|Posted on February 23, 2016 at 11:10 PM|
Megadeth – Dystopia
Written by Dave Smiles
You can’t recreate the past. If you tried to you’d only be taking a step back and denying all you’ve learnt and how much you’ve grown. You can, however, use your past as inspiration to push yourself further and to remind yourself of the initial drive behind what you set out to achieve.
The new Megadeth album Dystopia clearly echoes their early days with the fire, speed and anger that helped them rise to notoriety. But this is not Megadeth of the eighties. This is Megadeth of 2016, a seasoned veteran of the metal genre, co-pioneers of Thrash Metal, and no stranger to controversy.
The band has always been Mustaine’s vision; yet even with a revolving door of line up, it’s never been a solo project. Over the course of more than thirty years and fifteen albums he’s surrounded himself with some great musicians, and Dystopia brings yet another new line up. Lamb of God’s drummer Chris Adler and Angra’s guitarist Kiko Loureiro are now part of the Megadeth family, and what an addition they are. Not only have they brought their unique and accomplished musicianship, but they appear to have re-inspired and re-motivated Mustaine and Ellefon in to once again having something to prove. The fiery performances, intricate compositions and musicality on show here, it’s is enough to draw in even the most dedicated ‘old school’ Megadeth fan.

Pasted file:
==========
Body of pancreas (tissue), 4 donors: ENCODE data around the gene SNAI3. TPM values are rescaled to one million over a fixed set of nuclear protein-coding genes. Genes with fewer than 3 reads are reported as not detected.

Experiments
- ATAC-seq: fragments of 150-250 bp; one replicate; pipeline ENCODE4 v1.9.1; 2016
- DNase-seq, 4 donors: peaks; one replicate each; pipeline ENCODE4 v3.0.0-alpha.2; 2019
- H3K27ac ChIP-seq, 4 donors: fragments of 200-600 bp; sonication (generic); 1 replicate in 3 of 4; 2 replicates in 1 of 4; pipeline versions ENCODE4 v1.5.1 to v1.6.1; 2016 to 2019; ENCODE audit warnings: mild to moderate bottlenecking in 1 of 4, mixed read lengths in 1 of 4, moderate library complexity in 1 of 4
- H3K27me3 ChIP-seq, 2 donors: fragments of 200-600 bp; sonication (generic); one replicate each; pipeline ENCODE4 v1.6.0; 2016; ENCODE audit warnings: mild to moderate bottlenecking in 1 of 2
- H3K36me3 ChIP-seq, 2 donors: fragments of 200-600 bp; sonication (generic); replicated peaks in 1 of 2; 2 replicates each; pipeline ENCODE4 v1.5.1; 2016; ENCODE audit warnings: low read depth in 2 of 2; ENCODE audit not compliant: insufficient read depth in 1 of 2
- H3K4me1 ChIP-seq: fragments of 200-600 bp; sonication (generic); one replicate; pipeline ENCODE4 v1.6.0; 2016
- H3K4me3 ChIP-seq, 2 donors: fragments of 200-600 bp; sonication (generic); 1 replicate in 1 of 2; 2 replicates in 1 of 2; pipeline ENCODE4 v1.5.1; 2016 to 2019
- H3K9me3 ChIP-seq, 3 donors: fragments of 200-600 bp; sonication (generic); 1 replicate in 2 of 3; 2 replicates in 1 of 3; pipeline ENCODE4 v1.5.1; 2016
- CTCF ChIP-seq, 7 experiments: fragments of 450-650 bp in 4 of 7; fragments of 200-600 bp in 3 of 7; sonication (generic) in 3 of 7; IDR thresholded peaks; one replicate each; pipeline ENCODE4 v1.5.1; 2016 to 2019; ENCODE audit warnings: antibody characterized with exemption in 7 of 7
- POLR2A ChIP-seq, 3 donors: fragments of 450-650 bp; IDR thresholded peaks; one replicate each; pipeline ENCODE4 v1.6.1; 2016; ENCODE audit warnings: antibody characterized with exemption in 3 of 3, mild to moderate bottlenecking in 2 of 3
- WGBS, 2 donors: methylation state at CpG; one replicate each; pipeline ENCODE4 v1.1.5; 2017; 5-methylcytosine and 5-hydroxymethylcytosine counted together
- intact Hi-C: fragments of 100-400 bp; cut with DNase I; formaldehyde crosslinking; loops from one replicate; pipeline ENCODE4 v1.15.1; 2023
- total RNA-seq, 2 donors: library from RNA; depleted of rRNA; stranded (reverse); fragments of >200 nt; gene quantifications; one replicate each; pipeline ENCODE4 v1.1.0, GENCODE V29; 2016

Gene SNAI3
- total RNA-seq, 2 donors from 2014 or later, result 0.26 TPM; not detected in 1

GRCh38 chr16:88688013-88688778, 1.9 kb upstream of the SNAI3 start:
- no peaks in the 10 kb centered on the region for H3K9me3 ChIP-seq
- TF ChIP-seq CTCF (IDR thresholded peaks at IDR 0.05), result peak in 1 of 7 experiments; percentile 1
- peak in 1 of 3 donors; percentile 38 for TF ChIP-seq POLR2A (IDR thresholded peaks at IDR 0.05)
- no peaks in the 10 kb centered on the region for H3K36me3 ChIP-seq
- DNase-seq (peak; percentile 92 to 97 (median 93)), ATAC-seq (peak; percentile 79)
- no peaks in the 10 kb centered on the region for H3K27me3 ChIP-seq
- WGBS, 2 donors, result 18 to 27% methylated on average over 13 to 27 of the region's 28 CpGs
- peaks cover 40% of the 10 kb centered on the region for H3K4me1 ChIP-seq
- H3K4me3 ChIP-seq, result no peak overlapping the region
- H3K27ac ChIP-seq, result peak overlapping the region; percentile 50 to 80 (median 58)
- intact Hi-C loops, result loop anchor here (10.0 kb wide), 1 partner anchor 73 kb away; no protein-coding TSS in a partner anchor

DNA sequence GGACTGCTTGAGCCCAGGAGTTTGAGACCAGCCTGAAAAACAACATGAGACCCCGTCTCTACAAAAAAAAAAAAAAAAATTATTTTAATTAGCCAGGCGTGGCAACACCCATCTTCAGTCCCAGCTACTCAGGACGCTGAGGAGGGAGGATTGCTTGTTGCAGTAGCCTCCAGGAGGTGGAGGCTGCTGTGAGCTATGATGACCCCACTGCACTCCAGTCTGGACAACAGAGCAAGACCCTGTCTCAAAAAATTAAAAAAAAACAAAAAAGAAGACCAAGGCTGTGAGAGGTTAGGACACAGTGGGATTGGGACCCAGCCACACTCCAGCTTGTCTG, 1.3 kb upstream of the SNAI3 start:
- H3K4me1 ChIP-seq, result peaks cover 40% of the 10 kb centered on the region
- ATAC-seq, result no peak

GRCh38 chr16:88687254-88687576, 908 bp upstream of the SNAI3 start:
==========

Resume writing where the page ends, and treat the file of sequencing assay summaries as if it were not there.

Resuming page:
Kicking off with The Threat Is Real and then the title track, we’re in familiar territory where all hell is breaking loose. The unmistakable guitar tone, the solo trade-offs, the insanely good drumming from Adler. This is going to be one hell of a ride through angst, conspiracy and paranoia.
In terms of lyrics, Mustaine is just as opinionated and political as always, but the delivery he brings throughout this album takes things to a whole new level of aggression and anger that serves the subject matter. Fatal Illusion, Bullet To The Brain, Post American World are just a few examples that there’s still a lot of anger within Mustaine.
Conquer or Die! Is a great instrumental track, but perhaps a little short at only three and a half minutes.
The album closer, a cover of FEAR’s Foreign Policy, drips with venom as Mustaine spits out the vocals and beef’s up this old punk track.
Overall, this album stacks up along with classic era releases such as Peace Sells, So Far So Good So What? and Rust In Peace, but is also accessible for audiences who came to the band during the Countdown to Extinction and Cryptic Writing era.
This is the album that Megadeth had to make at this point of their career, if not for the fans then for themselves. If it were to be their last one, it would be the perfect bookend to their career. But I believe there’s still life within deth.
Categories: Album Reviews